Methylotrophy; methyl halides; extrachromosomal elements; Alphaproteobacteria; Rhodobacteraceae; Roseobacter clade; aerobe
TF-218T is the type strain of the species Phaeobacter daeponensis Yoon et al. 2007, a facultatively anaerobic Phaeobacter species isolated from tidal flats. Here we describe the draft genome sequence and annotation of this bacterium together with previously unreported aspects of its phenotype. We analyzed the genome for genes involved in secondary metabolite production and its anaerobic lifestyle, which have also been described for its closest relative Phaeobacter caeruleus. The 4,642,596 bp long genome of strain TF-218T contains 4,310 protein-coding genes and 78 RNA genes including four rRNA operons and consists of five replicons: one chromosome and four extrachromosomal elements with sizes of 276 kb, 174 kb, 117 kb and 90 kb. Genome analysis showed that TF-218T possesses all of the genes for indigoidine biosynthesis, and on specific media the strain showed a blue pigmentation. We also found genes for dissimilatory nitrate reduction, gene-transfer agents, NRPS/ PKS genes and signaling systems homologous to the LuxR/I system.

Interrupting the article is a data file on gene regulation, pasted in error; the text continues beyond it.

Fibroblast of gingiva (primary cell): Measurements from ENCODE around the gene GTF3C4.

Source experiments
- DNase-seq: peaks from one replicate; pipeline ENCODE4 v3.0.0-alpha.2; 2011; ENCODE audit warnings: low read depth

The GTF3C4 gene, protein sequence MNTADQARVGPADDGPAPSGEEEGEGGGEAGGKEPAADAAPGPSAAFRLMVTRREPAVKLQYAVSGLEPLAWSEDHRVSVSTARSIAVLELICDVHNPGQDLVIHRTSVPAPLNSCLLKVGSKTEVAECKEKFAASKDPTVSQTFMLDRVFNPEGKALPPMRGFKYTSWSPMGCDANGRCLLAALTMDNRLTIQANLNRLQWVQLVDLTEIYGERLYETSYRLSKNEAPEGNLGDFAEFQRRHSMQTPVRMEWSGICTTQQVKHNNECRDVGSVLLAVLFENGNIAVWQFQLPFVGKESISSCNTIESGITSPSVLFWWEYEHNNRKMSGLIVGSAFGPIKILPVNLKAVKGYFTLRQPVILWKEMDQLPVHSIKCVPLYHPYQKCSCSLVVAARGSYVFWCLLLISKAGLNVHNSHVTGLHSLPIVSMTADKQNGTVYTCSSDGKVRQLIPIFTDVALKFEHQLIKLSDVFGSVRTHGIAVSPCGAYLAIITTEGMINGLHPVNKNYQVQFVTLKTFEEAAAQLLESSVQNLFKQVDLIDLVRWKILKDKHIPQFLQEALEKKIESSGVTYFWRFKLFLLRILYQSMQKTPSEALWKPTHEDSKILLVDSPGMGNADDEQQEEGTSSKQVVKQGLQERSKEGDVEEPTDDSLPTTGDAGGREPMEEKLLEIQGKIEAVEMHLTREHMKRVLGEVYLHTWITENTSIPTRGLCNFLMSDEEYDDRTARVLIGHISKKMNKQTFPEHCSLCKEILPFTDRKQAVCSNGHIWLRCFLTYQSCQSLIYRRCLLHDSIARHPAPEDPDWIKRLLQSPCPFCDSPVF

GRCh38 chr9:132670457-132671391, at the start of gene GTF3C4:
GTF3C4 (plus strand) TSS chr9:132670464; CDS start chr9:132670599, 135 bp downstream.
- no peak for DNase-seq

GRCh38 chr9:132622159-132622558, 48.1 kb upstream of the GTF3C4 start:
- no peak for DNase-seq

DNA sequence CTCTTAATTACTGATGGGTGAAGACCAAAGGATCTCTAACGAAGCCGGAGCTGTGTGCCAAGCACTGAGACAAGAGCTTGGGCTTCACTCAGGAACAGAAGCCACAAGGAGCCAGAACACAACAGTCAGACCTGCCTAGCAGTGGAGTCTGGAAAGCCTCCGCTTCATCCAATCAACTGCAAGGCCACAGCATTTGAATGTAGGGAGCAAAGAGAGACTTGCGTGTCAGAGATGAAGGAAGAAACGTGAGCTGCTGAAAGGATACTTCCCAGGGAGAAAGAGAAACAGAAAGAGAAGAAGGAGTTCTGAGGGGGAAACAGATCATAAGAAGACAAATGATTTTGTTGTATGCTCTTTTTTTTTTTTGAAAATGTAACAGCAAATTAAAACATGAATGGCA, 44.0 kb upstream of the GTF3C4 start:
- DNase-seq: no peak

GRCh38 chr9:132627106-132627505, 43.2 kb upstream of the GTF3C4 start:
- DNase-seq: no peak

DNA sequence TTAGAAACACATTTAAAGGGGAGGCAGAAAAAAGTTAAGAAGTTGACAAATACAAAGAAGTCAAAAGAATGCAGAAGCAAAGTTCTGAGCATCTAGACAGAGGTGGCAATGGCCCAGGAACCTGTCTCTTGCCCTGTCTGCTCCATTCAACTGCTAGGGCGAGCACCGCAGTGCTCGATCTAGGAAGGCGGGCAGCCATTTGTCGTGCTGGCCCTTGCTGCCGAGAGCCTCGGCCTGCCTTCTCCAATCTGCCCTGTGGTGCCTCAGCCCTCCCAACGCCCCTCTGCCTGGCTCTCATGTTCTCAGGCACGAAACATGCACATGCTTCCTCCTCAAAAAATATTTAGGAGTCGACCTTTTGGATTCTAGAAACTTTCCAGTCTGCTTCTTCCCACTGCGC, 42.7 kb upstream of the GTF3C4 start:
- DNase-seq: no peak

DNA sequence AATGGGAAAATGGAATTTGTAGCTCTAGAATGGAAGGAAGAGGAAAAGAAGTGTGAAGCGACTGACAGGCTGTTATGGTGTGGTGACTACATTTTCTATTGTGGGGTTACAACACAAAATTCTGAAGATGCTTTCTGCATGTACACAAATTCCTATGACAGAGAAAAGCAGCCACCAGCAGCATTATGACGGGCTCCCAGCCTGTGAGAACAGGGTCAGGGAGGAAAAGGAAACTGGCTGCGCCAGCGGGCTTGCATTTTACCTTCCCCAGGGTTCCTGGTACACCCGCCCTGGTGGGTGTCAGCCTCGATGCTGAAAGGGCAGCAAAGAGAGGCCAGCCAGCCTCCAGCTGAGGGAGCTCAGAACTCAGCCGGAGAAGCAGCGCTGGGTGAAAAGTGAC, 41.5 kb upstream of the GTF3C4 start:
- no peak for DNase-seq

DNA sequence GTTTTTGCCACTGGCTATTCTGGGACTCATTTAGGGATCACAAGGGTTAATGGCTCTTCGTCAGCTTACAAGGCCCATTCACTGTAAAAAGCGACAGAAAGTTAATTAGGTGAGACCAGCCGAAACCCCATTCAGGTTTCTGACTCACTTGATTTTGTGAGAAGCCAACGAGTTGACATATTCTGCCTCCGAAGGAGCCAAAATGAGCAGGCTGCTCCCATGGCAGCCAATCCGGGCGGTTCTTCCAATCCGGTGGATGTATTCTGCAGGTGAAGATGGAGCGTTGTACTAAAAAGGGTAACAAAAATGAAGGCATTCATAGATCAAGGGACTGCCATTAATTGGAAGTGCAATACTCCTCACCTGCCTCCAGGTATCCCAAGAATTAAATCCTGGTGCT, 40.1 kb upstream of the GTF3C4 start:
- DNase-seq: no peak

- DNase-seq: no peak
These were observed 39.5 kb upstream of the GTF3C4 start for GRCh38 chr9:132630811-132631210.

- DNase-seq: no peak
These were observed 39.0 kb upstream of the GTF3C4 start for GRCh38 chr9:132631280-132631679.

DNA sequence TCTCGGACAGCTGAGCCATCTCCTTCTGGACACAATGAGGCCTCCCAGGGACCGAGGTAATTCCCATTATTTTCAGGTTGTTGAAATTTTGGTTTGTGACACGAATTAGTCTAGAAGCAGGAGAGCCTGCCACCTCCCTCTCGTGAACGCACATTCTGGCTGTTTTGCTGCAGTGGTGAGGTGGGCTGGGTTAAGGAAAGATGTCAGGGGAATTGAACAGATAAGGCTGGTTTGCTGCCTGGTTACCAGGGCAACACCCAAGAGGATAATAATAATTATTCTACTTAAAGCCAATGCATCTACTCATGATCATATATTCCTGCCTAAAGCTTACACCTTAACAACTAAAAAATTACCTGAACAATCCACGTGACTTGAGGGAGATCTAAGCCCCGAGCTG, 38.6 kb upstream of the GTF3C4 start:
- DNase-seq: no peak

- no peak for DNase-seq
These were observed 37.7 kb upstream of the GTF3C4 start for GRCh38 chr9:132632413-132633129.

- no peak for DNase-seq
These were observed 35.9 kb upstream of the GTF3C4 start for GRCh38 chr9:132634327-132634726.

Marine microbiology; facultative anaerobe; indigoidine; Rhodobacteraceae; Roseobacter clade
Frateuria aurantia (ex Kondô and Ameyama 1958) Swings et al. 1980 is a member of the bispecific genus Frateuria in the family Xanthomonadaceae, which is already heavily targeted for non-type strain genome sequencing. Strain Kondô 67T was initially (1958) identified as a member of ‘Acetobacter aurantius’, a name that was not considered for the approved list. Kondô 67T was therefore later designated as the type strain of the newly proposed acetogenic species Frateuria aurantia. The strain is of interest because of its triterpenoids (hopane family). F. aurantia Kondô 67T is the first member of the genus Frateura whose genome sequence has been deciphered, and here we describe the features of this organism, together with the complete genome sequence and annotation. The 3,603,458-bp long chromosome with its 3,200 protein-coding and 88 RNA genes is a part of the Genomic